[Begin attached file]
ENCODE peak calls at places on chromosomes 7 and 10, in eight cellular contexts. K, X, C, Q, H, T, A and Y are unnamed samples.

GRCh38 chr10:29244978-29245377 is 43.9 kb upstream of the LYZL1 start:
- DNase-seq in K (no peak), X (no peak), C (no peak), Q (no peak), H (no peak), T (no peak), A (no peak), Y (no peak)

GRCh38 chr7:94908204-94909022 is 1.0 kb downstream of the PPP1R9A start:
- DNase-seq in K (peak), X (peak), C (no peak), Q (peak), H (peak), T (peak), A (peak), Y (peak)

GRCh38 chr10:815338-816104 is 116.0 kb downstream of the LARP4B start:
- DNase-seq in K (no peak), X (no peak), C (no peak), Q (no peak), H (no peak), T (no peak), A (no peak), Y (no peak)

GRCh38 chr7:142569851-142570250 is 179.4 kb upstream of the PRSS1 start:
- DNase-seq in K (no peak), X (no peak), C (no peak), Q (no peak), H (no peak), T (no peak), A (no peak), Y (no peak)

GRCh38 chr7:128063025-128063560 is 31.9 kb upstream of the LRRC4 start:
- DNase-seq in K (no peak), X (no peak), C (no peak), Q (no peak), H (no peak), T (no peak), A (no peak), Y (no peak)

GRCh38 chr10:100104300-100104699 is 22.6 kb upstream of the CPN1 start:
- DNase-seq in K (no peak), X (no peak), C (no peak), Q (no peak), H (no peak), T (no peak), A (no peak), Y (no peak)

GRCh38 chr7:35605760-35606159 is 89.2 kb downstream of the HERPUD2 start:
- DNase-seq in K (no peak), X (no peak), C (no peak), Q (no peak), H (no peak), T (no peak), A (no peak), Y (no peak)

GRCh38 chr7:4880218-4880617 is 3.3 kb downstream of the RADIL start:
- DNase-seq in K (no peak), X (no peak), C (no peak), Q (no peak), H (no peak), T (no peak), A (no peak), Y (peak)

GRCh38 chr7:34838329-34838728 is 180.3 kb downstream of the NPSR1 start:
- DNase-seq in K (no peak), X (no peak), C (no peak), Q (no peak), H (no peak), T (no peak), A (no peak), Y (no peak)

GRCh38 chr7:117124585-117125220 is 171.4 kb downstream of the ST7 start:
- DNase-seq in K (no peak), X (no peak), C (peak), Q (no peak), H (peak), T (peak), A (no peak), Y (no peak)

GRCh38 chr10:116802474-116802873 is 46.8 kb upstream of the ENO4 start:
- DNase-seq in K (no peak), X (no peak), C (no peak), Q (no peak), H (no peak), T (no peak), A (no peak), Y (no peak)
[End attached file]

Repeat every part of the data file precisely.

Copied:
ENCODE peak calls at places on chromosomes 7 and 10, in eight cellular contexts. K, X, C, Q, H, T, A and Y are unnamed samples.

GRCh38 chr10:29244978-29245377 is 43.9 kb upstream of the LYZL1 start:
- DNase-seq in K (no peak), X (no peak), C (no peak), Q (no peak), H (no peak), T (no peak), A (no peak), Y (no peak)

GRCh38 chr7:94908204-94909022 is 1.0 kb downstream of the PPP1R9A start:
- DNase-seq in K (peak), X (peak), C (no peak), Q (peak), H (peak), T (peak), A (peak), Y (peak)

GRCh38 chr10:815338-816104 is 116.0 kb downstream of the LARP4B start:
- DNase-seq in K (no peak), X (no peak), C (no peak), Q (no peak), H (no peak), T (no peak), A (no peak), Y (no peak)

GRCh38 chr7:142569851-142570250 is 179.4 kb upstream of the PRSS1 start:
- DNase-seq in K (no peak), X (no peak), C (no peak), Q (no peak), H (no peak), T (no peak), A (no peak), Y (no peak)

GRCh38 chr7:128063025-128063560 is 31.9 kb upstream of the LRRC4 start:
- DNase-seq in K (no peak), X (no peak), C (no peak), Q (no peak), H (no peak), T (no peak), A (no peak), Y (no peak)

GRCh38 chr10:100104300-100104699 is 22.6 kb upstream of the CPN1 start:
- DNase-seq in K (no peak), X (no peak), C (no peak), Q (no peak), H (no peak), T (no peak), A (no peak), Y (no peak)

GRCh38 chr7:35605760-35606159 is 89.2 kb downstream of the HERPUD2 start:
- DNase-seq in K (no peak), X (no peak), C (no peak), Q (no peak), H (no peak), T (no peak), A (no peak), Y (no peak)

GRCh38 chr7:4880218-4880617 is 3.3 kb downstream of the RADIL start:
- DNase-seq in K (no peak), X (no peak), C (no peak), Q (no peak), H (no peak), T (no peak), A (no peak), Y (peak)

GRCh38 chr7:34838329-34838728 is 180.3 kb downstream of the NPSR1 start:
- DNase-seq in K (no peak), X (no peak), C (no peak), Q (no peak), H (no peak), T (no peak), A (no peak), Y (no peak)

GRCh38 chr7:117124585-117125220 is 171.4 kb downstream of the ST7 start:
- DNase-seq in K (no peak), X (no peak), C (peak), Q (no peak), H (peak), T (peak), A (no peak), Y (no peak)

GRCh38 chr10:116802474-116802873 is 46.8 kb upstream of the ENO4 start:
- DNase-seq in K (no peak), X (no peak), C (no peak), Q (no peak), H (no peak), T (no peak), A (no peak), Y (no peak)